Phill: “You just need to be there, physically and emotionally. You’re a guide and a teacher.”
Andrew: “My daughter says I’m a good Dad because I make her laugh, I listen and I (nearly) always say yes to play time. I’m happy with that definition, for now.”
What’s the most important thing dads can teach their children?
Stuart: “Tai-chi. Just kidding. I’d go for respect. If you can teach your kid the importance of respecting themselves, their possessions and other people, then you’ve given them a good foundation.”
Robin: “To be nice to people. Or to dress well – I can’t decide which is more important.”
Jamie: “We try to teach our boys to do their best – to bravely face new experiences and difficult challenges. Our boys had quite a rough start to their little lives and arrived with very little confidence. So, we give them plenty of encouragement and always remind them they’re bright and capable when they’re struggling.”
Phill: “To laugh. There’s enough in this world to bring hate and sadness, the ability to laugh makes everything better, even if just for a moment. Laughing makes the memories of years gone by seem even better.”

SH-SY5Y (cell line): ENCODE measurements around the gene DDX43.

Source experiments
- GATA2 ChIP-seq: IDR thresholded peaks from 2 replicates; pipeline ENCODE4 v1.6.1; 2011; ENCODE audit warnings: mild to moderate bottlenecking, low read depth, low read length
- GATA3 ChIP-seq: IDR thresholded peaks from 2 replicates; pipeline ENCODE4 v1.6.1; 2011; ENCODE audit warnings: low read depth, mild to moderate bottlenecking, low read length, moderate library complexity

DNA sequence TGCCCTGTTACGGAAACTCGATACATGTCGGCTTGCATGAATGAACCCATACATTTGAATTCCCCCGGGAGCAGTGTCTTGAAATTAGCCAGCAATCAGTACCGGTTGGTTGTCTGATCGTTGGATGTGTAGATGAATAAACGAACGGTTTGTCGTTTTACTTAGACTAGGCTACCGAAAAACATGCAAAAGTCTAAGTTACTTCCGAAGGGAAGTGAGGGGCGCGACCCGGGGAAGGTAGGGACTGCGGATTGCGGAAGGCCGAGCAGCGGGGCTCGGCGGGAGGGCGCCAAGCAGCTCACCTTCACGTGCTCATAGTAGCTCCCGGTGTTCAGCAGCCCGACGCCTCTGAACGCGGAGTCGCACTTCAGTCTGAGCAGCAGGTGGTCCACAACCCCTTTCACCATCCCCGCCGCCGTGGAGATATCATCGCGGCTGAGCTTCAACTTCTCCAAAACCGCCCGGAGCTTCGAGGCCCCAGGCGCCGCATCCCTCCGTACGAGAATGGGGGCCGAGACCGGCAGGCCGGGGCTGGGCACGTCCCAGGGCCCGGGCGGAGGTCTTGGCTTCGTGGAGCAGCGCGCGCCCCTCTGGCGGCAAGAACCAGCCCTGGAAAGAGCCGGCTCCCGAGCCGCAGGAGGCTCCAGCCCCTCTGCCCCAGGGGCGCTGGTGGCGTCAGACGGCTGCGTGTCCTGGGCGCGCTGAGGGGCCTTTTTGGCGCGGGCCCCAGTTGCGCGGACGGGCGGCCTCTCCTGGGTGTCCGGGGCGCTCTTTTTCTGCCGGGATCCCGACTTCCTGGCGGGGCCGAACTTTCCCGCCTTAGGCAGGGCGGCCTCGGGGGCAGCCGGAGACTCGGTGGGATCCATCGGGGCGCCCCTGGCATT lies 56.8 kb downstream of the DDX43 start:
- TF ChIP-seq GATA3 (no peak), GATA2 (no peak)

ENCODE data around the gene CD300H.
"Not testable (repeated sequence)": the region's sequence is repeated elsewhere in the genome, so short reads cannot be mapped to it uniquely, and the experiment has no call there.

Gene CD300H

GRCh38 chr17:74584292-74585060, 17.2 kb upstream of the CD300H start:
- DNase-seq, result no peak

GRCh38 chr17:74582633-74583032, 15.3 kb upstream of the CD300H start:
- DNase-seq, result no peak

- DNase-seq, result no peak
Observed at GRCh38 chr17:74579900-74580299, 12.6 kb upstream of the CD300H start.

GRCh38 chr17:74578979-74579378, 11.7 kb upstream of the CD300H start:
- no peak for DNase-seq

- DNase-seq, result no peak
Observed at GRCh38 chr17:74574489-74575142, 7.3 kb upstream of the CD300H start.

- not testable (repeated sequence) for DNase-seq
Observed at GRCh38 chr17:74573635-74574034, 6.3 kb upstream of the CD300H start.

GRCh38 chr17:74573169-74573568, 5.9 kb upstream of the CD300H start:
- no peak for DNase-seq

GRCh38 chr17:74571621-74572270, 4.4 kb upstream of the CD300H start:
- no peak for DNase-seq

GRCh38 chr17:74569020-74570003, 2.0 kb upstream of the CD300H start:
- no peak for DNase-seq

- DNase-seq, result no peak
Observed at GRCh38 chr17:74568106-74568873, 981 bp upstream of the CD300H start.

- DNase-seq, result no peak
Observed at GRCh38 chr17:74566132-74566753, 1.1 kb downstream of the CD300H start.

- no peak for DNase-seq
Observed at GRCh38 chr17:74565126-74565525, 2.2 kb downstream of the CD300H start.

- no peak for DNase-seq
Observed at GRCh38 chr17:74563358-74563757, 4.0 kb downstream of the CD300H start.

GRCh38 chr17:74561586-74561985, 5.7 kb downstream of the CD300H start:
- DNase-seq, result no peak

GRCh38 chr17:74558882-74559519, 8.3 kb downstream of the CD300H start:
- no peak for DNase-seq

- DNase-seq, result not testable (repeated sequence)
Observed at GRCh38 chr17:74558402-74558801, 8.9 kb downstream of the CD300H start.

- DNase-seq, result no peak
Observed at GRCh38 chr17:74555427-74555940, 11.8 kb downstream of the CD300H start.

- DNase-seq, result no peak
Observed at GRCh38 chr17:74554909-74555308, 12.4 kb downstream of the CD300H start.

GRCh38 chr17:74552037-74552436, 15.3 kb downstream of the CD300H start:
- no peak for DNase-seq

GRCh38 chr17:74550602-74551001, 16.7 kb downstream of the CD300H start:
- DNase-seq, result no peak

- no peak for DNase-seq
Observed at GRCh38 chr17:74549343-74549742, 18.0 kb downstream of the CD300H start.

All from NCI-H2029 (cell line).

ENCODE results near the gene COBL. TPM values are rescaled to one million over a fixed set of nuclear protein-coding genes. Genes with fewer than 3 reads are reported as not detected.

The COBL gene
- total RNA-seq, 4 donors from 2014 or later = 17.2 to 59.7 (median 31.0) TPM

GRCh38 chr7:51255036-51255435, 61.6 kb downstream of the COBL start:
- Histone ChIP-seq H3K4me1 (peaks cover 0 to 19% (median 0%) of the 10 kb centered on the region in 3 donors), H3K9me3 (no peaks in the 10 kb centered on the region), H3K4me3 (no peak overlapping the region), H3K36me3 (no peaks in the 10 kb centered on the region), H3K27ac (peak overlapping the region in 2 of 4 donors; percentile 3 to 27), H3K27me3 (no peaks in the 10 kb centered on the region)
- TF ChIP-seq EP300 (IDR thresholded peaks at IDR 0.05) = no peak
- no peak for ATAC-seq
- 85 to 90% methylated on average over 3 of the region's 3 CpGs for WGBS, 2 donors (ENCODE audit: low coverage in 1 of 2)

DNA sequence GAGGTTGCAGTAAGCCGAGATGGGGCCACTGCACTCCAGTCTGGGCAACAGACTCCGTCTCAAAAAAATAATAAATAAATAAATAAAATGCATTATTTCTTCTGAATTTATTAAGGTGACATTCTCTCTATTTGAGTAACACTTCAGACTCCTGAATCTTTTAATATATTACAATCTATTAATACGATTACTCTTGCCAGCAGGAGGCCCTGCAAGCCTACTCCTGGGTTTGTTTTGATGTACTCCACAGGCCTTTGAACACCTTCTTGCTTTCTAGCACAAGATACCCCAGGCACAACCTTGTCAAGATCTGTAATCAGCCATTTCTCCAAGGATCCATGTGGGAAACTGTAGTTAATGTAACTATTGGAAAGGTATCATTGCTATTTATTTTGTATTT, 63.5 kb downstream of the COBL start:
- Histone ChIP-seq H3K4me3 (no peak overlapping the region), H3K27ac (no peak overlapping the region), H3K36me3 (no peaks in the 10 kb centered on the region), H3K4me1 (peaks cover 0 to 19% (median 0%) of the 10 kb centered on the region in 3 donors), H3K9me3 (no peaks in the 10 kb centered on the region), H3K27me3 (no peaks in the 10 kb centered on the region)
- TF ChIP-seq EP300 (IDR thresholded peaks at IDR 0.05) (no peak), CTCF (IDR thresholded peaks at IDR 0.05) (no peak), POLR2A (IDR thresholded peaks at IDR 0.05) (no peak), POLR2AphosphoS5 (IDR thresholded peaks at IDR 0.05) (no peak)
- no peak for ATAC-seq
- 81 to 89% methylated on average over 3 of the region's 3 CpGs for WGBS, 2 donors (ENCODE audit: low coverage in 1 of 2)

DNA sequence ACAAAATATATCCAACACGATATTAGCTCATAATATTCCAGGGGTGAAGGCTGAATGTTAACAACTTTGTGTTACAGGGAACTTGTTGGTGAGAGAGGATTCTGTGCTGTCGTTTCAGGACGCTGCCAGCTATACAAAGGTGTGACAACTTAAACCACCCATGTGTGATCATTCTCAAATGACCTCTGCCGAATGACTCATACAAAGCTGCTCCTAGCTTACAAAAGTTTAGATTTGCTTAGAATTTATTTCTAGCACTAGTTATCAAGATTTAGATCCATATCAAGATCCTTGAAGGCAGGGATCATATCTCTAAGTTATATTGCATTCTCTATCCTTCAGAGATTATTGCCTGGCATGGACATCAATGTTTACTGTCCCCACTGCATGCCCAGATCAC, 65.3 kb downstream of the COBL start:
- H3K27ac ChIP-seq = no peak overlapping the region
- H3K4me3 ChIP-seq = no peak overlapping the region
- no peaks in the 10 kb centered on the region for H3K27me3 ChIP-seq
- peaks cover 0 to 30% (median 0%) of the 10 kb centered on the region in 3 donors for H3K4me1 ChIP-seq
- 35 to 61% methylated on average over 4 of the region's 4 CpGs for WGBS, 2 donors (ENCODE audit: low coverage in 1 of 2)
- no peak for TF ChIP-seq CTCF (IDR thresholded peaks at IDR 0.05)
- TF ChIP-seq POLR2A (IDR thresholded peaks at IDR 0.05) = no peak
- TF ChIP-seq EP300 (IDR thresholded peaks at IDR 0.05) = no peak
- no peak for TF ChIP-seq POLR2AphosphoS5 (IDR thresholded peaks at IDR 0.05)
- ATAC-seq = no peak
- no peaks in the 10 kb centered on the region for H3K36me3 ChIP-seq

Andrew: “To surf of course! And then maybe try other stuff that might also improve their quality of life.”
What have your kids taught you?
Stuart: “Along with the Baby Shark dance and the words to the Fireman Sam theme tune, my son has shown me the benefits of letting your emotions out and taught me to worry more about what my family and I need and less about what other people think.”
Robin: “That having hangovers and parenting don’t mix.”
Jamie: “I’d like to say patience, although we do struggle when the boys are permanently in squabble-mode! One thing we have learned is children are very forgiving. When we make mistakes, get angry or perhaps treat one of our sons unfairly they quickly forgive and move on.”
Phill: “Money isn’t everything. I gave up high profiled jobs that paid ridiculously well to have more time. Be that bedtime or breakfast.”